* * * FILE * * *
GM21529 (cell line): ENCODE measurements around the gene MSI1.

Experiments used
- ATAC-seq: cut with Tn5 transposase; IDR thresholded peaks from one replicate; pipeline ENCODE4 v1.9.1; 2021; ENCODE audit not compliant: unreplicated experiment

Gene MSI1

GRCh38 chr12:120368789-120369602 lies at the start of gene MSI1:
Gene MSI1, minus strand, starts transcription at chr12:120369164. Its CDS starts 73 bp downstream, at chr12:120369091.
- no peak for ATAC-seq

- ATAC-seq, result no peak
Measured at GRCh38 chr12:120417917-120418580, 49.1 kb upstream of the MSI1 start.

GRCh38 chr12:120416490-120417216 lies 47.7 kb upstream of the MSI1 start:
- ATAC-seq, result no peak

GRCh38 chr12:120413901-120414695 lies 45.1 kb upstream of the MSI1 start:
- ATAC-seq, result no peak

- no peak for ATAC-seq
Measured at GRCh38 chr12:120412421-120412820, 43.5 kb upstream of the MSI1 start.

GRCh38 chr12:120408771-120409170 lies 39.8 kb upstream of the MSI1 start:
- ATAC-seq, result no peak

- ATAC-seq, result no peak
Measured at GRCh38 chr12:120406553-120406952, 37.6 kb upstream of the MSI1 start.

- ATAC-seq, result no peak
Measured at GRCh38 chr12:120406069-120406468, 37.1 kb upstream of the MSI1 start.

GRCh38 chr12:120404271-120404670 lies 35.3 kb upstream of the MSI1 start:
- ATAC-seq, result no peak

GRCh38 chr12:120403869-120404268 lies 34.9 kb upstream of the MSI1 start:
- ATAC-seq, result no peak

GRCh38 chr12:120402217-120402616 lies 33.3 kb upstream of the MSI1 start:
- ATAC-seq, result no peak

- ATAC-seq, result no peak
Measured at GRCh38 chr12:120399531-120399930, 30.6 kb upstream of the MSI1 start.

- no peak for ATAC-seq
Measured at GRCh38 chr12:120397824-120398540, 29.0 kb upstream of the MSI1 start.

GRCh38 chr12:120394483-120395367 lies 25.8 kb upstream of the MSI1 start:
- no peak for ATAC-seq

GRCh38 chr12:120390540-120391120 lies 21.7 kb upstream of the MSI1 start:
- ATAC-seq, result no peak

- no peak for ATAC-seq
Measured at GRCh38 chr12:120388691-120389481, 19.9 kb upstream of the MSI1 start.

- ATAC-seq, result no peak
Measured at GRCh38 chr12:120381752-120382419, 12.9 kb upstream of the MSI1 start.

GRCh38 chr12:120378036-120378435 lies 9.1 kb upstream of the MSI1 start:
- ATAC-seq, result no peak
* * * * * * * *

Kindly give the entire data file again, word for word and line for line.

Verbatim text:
GM21529 (cell line): ENCODE measurements around the gene MSI1.

Experiments used
- ATAC-seq: cut with Tn5 transposase; IDR thresholded peaks from one replicate; pipeline ENCODE4 v1.9.1; 2021; ENCODE audit not compliant: unreplicated experiment

Gene MSI1

GRCh38 chr12:120368789-120369602 lies at the start of gene MSI1:
Gene MSI1, minus strand, starts transcription at chr12:120369164. Its CDS starts 73 bp downstream, at chr12:120369091.
- no peak for ATAC-seq

- ATAC-seq, result no peak
Measured at GRCh38 chr12:120417917-120418580, 49.1 kb upstream of the MSI1 start.

GRCh38 chr12:120416490-120417216 lies 47.7 kb upstream of the MSI1 start:
- ATAC-seq, result no peak

GRCh38 chr12:120413901-120414695 lies 45.1 kb upstream of the MSI1 start:
- ATAC-seq, result no peak

- no peak for ATAC-seq
Measured at GRCh38 chr12:120412421-120412820, 43.5 kb upstream of the MSI1 start.

GRCh38 chr12:120408771-120409170 lies 39.8 kb upstream of the MSI1 start:
- ATAC-seq, result no peak

- ATAC-seq, result no peak
Measured at GRCh38 chr12:120406553-120406952, 37.6 kb upstream of the MSI1 start.

- ATAC-seq, result no peak
Measured at GRCh38 chr12:120406069-120406468, 37.1 kb upstream of the MSI1 start.

GRCh38 chr12:120404271-120404670 lies 35.3 kb upstream of the MSI1 start:
- ATAC-seq, result no peak

GRCh38 chr12:120403869-120404268 lies 34.9 kb upstream of the MSI1 start:
- ATAC-seq, result no peak

GRCh38 chr12:120402217-120402616 lies 33.3 kb upstream of the MSI1 start:
- ATAC-seq, result no peak

- ATAC-seq, result no peak
Measured at GRCh38 chr12:120399531-120399930, 30.6 kb upstream of the MSI1 start.

- no peak for ATAC-seq
Measured at GRCh38 chr12:120397824-120398540, 29.0 kb upstream of the MSI1 start.

GRCh38 chr12:120394483-120395367 lies 25.8 kb upstream of the MSI1 start:
- no peak for ATAC-seq

GRCh38 chr12:120390540-120391120 lies 21.7 kb upstream of the MSI1 start:
- ATAC-seq, result no peak

- no peak for ATAC-seq
Measured at GRCh38 chr12:120388691-120389481, 19.9 kb upstream of the MSI1 start.

- ATAC-seq, result no peak
Measured at GRCh38 chr12:120381752-120382419, 12.9 kb upstream of the MSI1 start.

GRCh38 chr12:120378036-120378435 lies 9.1 kb upstream of the MSI1 start:
- ATAC-seq, result no peak